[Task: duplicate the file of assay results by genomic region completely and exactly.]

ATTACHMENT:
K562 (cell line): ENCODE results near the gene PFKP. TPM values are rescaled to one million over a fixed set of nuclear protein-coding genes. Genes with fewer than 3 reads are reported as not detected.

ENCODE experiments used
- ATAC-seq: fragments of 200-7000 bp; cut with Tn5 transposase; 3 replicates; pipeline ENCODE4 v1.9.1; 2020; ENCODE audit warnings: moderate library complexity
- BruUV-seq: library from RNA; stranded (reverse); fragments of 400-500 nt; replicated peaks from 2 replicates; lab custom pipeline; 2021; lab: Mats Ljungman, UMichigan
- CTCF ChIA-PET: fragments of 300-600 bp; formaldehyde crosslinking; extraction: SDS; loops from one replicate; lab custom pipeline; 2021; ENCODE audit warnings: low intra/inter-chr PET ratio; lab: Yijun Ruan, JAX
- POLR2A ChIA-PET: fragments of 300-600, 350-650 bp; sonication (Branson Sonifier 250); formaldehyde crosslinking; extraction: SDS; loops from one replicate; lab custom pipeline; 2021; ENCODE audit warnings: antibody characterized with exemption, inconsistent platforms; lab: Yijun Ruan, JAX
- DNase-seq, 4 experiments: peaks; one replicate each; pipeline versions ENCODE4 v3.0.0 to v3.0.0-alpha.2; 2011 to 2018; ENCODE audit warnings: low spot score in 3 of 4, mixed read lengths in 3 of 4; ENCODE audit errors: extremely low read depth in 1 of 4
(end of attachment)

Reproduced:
K562 (cell line): ENCODE results near the gene PFKP. TPM values are rescaled to one million over a fixed set of nuclear protein-coding genes. Genes with fewer than 3 reads are reported as not detected.

ENCODE experiments used
- ATAC-seq: fragments of 200-7000 bp; cut with Tn5 transposase; 3 replicates; pipeline ENCODE4 v1.9.1; 2020; ENCODE audit warnings: moderate library complexity
- BruUV-seq: library from RNA; stranded (reverse); fragments of 400-500 nt; replicated peaks from 2 replicates; lab custom pipeline; 2021; lab: Mats Ljungman, UMichigan
- CTCF ChIA-PET: fragments of 300-600 bp; formaldehyde crosslinking; extraction: SDS; loops from one replicate; lab custom pipeline; 2021; ENCODE audit warnings: low intra/inter-chr PET ratio; lab: Yijun Ruan, JAX
- POLR2A ChIA-PET: fragments of 300-600, 350-650 bp; sonication (Branson Sonifier 250); formaldehyde crosslinking; extraction: SDS; loops from one replicate; lab custom pipeline; 2021; ENCODE audit warnings: antibody characterized with exemption, inconsistent platforms; lab: Yijun Ruan, JAX
- DNase-seq, 4 experiments: peaks; one replicate each; pipeline versions ENCODE4 v3.0.0 to v3.0.0-alpha.2; 2011 to 2018; ENCODE audit warnings: low spot score in 3 of 4, mixed read lengths in 3 of 4; ENCODE audit errors: extremely low read depth in 1 of 4